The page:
Destined to go down as the most talked about film of 2017 (as well as one of the best), Jordan Peele’s Get Out is a deceptively tricky piece of cinema. On the one hand, it’s a genre piece, yet it defies reductive analysis and easy categorization. It layers horror and suspense with satire and dark comedy, weaving them together in a complex balancing act that’s as unsettling as Rosemary’s Baby, while saying as much about race as Dr. Strangelove said about war.
And unsurprisingly, it’s the script’s social commentary that has dominated much of the discussion surrounding it. It’s arguably what catapulted the picture from last year’s Sundance Film Festival straight into the cultural zeitgeist – not to mention major end of year awards consideration.
The film opens simply enough, with Chris, a young black man, traveling to a predominantly white, upper-middle class town in order to meet his interracial girlfriend’s parents for the first time. But what begins as an awkward weekend with the in-laws eventually descends into Stepford Wives territory, with Chris finding himself in the middle of a village-wide, race-driven conspiracy.
Yet, for a script as narratively ambitious as Get Out’s, the key to its success is decidedly simple and easily overlooked. But before we get to that, let’s take a look at this script-to-screen breakdown of one of the film’s most memorable sequences:
This scene represents the fulcrum of the entire film – its turning point, so to speak. Until now, the true horror of Chris’s predicament remains a point of ambiguity. Sure, we’re treated to brief moments of punctuated strangeness (and overt racism), but in general, the first half of Get Out plays it close to the vest. Until Chris takes the plunge into ‘The Sunken Place’, the audience has no idea just how far Peele intends to push the envelope – both in terms of theme and style.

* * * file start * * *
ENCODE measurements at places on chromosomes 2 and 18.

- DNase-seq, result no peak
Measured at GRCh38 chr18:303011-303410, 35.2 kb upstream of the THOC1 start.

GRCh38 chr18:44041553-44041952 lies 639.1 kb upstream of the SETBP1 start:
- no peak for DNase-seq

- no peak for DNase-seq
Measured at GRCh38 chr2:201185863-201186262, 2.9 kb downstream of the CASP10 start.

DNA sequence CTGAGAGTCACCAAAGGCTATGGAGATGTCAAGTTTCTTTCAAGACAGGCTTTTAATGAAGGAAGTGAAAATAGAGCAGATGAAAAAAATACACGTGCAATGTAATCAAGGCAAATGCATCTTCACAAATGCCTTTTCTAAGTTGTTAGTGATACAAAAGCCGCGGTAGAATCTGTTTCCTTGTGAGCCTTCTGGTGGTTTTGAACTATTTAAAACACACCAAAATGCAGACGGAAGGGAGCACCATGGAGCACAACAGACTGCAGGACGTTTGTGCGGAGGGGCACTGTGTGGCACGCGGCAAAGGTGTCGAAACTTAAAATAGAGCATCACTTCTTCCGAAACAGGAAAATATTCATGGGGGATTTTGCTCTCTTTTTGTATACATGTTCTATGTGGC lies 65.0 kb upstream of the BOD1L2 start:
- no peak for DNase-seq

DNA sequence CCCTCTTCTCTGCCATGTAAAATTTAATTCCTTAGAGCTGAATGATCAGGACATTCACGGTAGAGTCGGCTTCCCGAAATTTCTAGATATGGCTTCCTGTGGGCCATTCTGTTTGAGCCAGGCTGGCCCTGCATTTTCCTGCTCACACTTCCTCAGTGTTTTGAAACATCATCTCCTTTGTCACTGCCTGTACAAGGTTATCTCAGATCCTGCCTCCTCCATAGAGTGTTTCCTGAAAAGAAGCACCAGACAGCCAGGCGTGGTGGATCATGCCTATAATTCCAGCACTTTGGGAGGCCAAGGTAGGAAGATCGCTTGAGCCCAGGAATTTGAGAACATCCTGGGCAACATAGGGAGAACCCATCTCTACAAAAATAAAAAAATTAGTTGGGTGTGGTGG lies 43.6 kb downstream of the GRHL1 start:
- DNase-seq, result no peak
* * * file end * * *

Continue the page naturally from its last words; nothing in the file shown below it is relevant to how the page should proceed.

It’s a bold shift, and for a story that up until now has played it relatively straight, one would assume a hypnosis-induced descent into the abyss might risk the audience’s ability to suspend their disbelief. Yet, incredibly, the opposite effect is achieved. Despite the sharp subversion of our expectations, fans and critics alike point to this scene as one of the film’s strongest moments.
The reason? Speaking with IndieWire’s Filmmaker Toolkit Podcast, Jordan Peele references author Ira Levin’s method of storytelling for slowly but surely immersing audiences in the film’s strangeness:
“It’s this idea of taking baby steps towards the eventual horrific conclusion… by pointing out that these little steps into weirdness are true to real life.”
For a film as thematically and stylistically complex as Get Out, it remains decidedly old-fashioned in its moment-to-moment visual grammar. And that’s as apparent on screen as it is on the page. There’s a classical approach to suspense that’s especially noticeable here, as the hypnosis sequence builds towards its final, surreal plunge. Watch the way the film returns again and again to the teaspoon as it continues to stir and clink against the glass. Or the way Chris clutches at the arms of his chair as he’s drawn deeper and deeper into a hypnotic daze.
It’s this piecemeal, baby-step approach to storytelling that effectively propels us from Get Out’s Hitchockian first half to a final act that has more in common with something directed by David Lynch or Roman Polanski. And no sequence in the film distills that transition as perfectly as this one.
The value of Get Out’s slow-burning, knife-twisting approach to sequences like this one cannot be understated. It’s classic, dramatically sound storytelling, and it sets a foundation that empowers Peele to take tremendous narrative risks without sacrificing entertainment value or risking audience immersion. Like Chris, the audience is left vulnerable, expecting only the unexpected.
Frustrated by the dark, frozen winters of Canada, Jeff Legge spent his earliest years indoors nurturing a life-long obsession with the movies. Later, he moved to Los Angeles where he cut his teeth as a script reader while completing an MFA at the University of Southern California’s School of Cinematic Arts. He does not recommend playing Scene-It with him, though he does appreciate a good ego boost.